How To Choose and Register a Domain Name
Written for the non-experienced & first time webmasters
I get asked for advice on registering domain names often. Now, I can simply point people to this web page for my “Dos and Don’ts” regarding buying domain names.
This is a basic non-technical guide, written to help you register a domain name with ease and save later headaches.
What is a Domain Name?
You know… those little .coms you type into your web browsers address bar.
Examples of domain names: facebook.com, google.com, blifaloo.com
.com is the extension or TLD. Other TLDs include .org, .net and country specific extensions such as .ca (canada) .uk
Should I get a .com or .ca ?
If your website targets traffic by country, such as a Canadian business that only does business within Canada… you are better off getting the .ca extension. Same goes for UK, etc.
.com is great if your audience is world-wide or mostly US-based.
How Much Does a Domain Name Cost?
You should be paying no more than $10-$20/year on a domain name. $10/year is about the cost for a .com through popular domain registrars such as NameCheap and GoDaddy.
Where Should I Buy a Domain Name?
Before buying a domain, you’ll need to register with a “registrar”.
My personal favorite is NameCheap.com — I’ve been using them for years and have always been happy with their service and simplicity.
Moniker was recommend to me by a few fellow webmasters as another good option, even if they have higher prices.
Overall, I say go with NameCheap.com (especially if you are my friend/relative and are going to be asking me for help setting things up).
Go there and sign up for an account, after you have an account, registering and buying a domain is a breeze.
Important Tips for Domain Name Newbies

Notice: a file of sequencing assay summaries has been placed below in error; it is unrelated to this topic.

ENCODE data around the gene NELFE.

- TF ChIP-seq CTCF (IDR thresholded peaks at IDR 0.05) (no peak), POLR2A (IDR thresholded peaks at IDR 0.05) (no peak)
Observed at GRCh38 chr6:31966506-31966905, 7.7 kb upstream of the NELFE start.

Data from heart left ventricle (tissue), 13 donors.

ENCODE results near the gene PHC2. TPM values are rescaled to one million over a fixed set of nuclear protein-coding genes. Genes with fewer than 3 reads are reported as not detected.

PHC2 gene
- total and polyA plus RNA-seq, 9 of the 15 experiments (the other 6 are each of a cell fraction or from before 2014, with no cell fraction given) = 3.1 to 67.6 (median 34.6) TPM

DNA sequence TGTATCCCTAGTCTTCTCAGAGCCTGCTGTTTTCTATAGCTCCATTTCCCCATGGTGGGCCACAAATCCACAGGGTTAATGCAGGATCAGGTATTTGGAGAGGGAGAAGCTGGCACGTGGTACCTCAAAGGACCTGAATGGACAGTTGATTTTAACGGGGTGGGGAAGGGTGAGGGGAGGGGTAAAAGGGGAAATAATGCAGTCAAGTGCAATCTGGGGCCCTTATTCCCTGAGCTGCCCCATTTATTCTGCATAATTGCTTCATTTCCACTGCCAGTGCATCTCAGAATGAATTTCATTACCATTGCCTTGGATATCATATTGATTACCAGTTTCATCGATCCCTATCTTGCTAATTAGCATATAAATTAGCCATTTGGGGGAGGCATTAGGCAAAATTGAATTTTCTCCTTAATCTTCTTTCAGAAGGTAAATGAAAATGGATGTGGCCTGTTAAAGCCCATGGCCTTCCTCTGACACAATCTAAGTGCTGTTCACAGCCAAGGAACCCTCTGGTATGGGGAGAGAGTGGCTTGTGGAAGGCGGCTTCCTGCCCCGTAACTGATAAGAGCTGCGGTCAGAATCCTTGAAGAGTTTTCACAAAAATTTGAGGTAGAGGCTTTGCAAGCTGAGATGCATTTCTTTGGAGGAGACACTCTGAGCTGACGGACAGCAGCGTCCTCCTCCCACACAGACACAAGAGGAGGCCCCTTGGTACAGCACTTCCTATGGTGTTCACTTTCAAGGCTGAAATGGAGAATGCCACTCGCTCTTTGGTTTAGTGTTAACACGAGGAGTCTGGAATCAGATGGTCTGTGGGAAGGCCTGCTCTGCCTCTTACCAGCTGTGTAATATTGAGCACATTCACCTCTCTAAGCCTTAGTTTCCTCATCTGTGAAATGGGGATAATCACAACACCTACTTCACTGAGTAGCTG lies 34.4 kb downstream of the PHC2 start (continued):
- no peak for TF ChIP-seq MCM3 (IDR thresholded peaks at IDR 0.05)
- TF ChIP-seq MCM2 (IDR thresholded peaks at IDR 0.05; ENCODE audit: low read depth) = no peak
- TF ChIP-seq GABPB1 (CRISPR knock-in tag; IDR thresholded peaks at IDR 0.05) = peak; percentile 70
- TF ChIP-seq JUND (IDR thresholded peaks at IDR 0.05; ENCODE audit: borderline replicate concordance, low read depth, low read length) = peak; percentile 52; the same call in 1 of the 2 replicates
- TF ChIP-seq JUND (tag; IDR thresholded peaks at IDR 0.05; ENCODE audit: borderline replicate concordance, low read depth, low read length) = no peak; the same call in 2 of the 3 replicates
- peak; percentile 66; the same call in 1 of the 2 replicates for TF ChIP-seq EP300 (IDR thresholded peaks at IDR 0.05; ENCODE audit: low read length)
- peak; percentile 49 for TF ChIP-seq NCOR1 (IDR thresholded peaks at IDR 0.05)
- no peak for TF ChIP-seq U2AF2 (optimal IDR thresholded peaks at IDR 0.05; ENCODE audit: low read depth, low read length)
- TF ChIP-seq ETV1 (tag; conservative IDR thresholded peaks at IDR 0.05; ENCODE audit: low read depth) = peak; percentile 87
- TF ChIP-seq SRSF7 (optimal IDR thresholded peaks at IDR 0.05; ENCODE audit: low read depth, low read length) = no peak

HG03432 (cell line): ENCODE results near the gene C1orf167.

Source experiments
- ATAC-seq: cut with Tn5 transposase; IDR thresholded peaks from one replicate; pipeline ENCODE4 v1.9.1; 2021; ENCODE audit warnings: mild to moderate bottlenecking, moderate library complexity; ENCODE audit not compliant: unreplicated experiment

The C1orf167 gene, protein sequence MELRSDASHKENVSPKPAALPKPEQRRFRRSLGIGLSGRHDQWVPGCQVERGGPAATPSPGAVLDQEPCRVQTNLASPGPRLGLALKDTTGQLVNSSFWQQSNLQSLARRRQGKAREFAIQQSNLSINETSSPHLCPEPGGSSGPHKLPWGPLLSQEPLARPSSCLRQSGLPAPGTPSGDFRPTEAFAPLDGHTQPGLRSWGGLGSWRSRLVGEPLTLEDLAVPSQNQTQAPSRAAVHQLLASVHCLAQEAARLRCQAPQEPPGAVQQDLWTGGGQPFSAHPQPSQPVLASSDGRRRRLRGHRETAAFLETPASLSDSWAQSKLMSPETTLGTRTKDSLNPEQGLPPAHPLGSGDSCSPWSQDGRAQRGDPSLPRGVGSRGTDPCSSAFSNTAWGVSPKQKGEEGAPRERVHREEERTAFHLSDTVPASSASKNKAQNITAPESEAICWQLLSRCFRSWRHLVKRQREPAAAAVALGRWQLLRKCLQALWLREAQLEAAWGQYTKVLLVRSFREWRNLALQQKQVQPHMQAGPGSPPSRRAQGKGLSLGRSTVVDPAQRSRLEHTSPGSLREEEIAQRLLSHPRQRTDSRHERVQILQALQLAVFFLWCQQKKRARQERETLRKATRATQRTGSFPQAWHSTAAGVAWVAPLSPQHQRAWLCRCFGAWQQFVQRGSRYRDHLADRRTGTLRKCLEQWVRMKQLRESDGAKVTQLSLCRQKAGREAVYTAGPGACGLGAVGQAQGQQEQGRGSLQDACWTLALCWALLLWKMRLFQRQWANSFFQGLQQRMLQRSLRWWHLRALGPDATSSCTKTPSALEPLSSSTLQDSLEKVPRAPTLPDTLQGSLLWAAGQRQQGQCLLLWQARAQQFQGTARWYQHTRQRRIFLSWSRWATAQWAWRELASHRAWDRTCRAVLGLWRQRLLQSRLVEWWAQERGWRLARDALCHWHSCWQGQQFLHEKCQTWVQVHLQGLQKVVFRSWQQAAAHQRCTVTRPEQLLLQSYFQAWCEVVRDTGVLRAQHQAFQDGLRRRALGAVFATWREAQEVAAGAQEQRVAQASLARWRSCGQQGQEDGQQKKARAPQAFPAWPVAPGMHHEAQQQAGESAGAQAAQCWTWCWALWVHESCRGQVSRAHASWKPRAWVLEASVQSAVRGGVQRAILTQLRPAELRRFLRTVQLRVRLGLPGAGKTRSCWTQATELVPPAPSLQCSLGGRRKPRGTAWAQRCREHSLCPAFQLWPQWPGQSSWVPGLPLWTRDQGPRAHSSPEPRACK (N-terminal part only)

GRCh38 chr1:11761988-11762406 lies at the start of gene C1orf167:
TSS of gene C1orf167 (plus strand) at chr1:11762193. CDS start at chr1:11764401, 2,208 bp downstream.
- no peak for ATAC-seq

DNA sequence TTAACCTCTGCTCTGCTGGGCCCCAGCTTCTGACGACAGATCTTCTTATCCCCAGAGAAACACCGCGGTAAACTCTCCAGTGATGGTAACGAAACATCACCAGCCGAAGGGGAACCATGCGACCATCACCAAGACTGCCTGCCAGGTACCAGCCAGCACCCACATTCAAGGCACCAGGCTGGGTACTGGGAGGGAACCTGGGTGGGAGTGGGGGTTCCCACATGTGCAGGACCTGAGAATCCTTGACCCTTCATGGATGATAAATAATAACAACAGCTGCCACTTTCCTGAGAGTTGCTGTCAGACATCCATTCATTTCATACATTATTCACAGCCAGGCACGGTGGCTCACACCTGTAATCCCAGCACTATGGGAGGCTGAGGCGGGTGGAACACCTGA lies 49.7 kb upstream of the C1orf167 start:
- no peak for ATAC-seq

Save your username and password that you used when you signed up with a domain registrar (like namecheap.com). Don’t lose this info. You’ll need it, trust me. When you sign up, do it with a permanent email address.
You need to renew your domain yearly…if you don’t, you will loose it. Many people new to domains loose their domains because they forgot to renew, or their credit card expires that is on file for auto-renew.
You could also pay years ahead if you can afford it, so you don’t have to worry about renewals each year.
What Do I Do After I Get a Domain Name?
After registering a domain name, you’ll need to get yourself some Web Hosting when you are ready to start a website (here’s our guide to finding a web host).
Your webhosting company then tells you your “Nameservers” or DNS. Nameservers look something like:
You then login to your domain registrar account (like at NameCheap.com), select your domain, and find the option to “Edit Name Servers” or “Transfer DNS to Web Host” or “DNS set-up” — and then enter the nameserver info in the appropriate fields.
Now your domain must “propagate”. This just means the world-wide-web is in the process of pointing your domain name at your hosting company server. This takes a few minutes to a few days.
Note: my favorite domain registrar NameCheap.com also started offering web hosting. I haven’t used it, so I can’t personally recommend it — but it is cheap (about $3/mo). Link below:
More Tips on Choosing a Domain Name
Everything “good” seems to be taken, eh? Don’t worry, there is always a perfect name out there. Really.
If you topic is say…. dogs. Think of some synonyms, use a thesaurus, and brainstorm. Dogs… canine, pups, spot, pooch, doggie. Think of some dog related objects or ideas: fetch, rollover, sit pretty, dog house, best friend…etc.
Put some of these ideas and concepts together and you’ll find a domain name.
Hints: Still can’t find anything? Try adding suffixes to your main idea: like ____HQ.com, _____spot.com, _____zone.com. I’m sure you can think of more.
Domain Resources and Tools
Firefox Users: My friend Richard created a nifty Firefox Extension called Domain Lookup – it makes finding the perfect domain name easy. Check it out.
Wikipedia’s Entry on “.com” — Interesting read, includes a list of the oldest domains names.
Next: How to Choose a Web Host – Another non-technical guide to help you get a website up a running.